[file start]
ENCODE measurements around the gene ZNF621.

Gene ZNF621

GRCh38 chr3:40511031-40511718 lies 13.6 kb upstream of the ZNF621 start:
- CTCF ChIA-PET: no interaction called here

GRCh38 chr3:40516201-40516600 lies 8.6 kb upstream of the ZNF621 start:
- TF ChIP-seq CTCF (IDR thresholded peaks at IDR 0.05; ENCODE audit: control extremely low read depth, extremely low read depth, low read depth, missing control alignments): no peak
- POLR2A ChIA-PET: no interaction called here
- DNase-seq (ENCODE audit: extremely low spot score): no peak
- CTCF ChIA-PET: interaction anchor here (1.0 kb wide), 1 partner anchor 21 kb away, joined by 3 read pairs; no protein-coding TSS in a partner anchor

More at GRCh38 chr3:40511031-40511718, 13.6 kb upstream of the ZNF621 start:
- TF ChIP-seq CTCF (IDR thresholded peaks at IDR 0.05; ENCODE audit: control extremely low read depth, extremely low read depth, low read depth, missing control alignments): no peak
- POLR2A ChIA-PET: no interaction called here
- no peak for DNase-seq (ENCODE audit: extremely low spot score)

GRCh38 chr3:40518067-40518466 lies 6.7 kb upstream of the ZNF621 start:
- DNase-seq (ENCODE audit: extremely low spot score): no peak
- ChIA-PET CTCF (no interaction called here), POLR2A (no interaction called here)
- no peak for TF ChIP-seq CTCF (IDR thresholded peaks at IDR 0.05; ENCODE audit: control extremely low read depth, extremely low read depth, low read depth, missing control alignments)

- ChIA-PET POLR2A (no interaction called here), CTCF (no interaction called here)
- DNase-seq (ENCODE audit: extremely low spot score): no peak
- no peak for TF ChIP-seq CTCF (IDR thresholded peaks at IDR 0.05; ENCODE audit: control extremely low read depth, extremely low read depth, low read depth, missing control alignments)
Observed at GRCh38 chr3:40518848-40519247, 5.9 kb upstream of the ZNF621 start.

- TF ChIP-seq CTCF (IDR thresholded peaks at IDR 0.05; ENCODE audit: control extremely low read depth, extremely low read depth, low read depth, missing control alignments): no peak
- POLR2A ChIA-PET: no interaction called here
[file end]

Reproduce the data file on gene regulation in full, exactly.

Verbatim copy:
ENCODE measurements around the gene ZNF621.

Gene ZNF621

GRCh38 chr3:40511031-40511718 lies 13.6 kb upstream of the ZNF621 start:
- CTCF ChIA-PET: no interaction called here

GRCh38 chr3:40516201-40516600 lies 8.6 kb upstream of the ZNF621 start:
- TF ChIP-seq CTCF (IDR thresholded peaks at IDR 0.05; ENCODE audit: control extremely low read depth, extremely low read depth, low read depth, missing control alignments): no peak
- POLR2A ChIA-PET: no interaction called here
- DNase-seq (ENCODE audit: extremely low spot score): no peak
- CTCF ChIA-PET: interaction anchor here (1.0 kb wide), 1 partner anchor 21 kb away, joined by 3 read pairs; no protein-coding TSS in a partner anchor

More at GRCh38 chr3:40511031-40511718, 13.6 kb upstream of the ZNF621 start:
- TF ChIP-seq CTCF (IDR thresholded peaks at IDR 0.05; ENCODE audit: control extremely low read depth, extremely low read depth, low read depth, missing control alignments): no peak
- POLR2A ChIA-PET: no interaction called here
- no peak for DNase-seq (ENCODE audit: extremely low spot score)

GRCh38 chr3:40518067-40518466 lies 6.7 kb upstream of the ZNF621 start:
- DNase-seq (ENCODE audit: extremely low spot score): no peak
- ChIA-PET CTCF (no interaction called here), POLR2A (no interaction called here)
- no peak for TF ChIP-seq CTCF (IDR thresholded peaks at IDR 0.05; ENCODE audit: control extremely low read depth, extremely low read depth, low read depth, missing control alignments)

- ChIA-PET POLR2A (no interaction called here), CTCF (no interaction called here)
- DNase-seq (ENCODE audit: extremely low spot score): no peak
- no peak for TF ChIP-seq CTCF (IDR thresholded peaks at IDR 0.05; ENCODE audit: control extremely low read depth, extremely low read depth, low read depth, missing control alignments)
Observed at GRCh38 chr3:40518848-40519247, 5.9 kb upstream of the ZNF621 start.

- TF ChIP-seq CTCF (IDR thresholded peaks at IDR 0.05; ENCODE audit: control extremely low read depth, extremely low read depth, low read depth, missing control alignments): no peak
- POLR2A ChIA-PET: no interaction called here